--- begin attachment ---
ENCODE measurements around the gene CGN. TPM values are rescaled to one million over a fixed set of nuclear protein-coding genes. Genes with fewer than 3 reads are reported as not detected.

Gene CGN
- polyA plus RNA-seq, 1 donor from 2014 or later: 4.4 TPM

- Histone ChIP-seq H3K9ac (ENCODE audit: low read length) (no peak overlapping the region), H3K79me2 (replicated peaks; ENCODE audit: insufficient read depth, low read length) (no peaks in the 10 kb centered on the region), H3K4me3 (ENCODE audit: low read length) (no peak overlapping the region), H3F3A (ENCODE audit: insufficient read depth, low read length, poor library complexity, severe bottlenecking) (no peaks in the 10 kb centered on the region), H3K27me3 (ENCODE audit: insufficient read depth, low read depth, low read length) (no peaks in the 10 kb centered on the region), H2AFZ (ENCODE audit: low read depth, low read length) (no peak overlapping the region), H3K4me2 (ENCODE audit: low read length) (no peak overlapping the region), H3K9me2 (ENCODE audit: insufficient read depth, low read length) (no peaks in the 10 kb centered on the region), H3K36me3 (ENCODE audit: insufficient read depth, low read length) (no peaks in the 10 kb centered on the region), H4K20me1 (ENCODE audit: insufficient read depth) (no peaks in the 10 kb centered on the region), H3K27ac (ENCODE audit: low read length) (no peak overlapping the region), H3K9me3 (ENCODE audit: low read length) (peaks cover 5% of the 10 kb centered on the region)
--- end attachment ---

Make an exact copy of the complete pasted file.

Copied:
ENCODE measurements around the gene CGN. TPM values are rescaled to one million over a fixed set of nuclear protein-coding genes. Genes with fewer than 3 reads are reported as not detected.

Gene CGN
- polyA plus RNA-seq, 1 donor from 2014 or later: 4.4 TPM

- Histone ChIP-seq H3K9ac (ENCODE audit: low read length) (no peak overlapping the region), H3K79me2 (replicated peaks; ENCODE audit: insufficient read depth, low read length) (no peaks in the 10 kb centered on the region), H3K4me3 (ENCODE audit: low read length) (no peak overlapping the region), H3F3A (ENCODE audit: insufficient read depth, low read length, poor library complexity, severe bottlenecking) (no peaks in the 10 kb centered on the region), H3K27me3 (ENCODE audit: insufficient read depth, low read depth, low read length) (no peaks in the 10 kb centered on the region), H2AFZ (ENCODE audit: low read depth, low read length) (no peak overlapping the region), H3K4me2 (ENCODE audit: low read length) (no peak overlapping the region), H3K9me2 (ENCODE audit: insufficient read depth, low read length) (no peaks in the 10 kb centered on the region), H3K36me3 (ENCODE audit: insufficient read depth, low read length) (no peaks in the 10 kb centered on the region), H4K20me1 (ENCODE audit: insufficient read depth) (no peaks in the 10 kb centered on the region), H3K27ac (ENCODE audit: low read length) (no peak overlapping the region), H3K9me3 (ENCODE audit: low read length) (peaks cover 5% of the 10 kb centered on the region)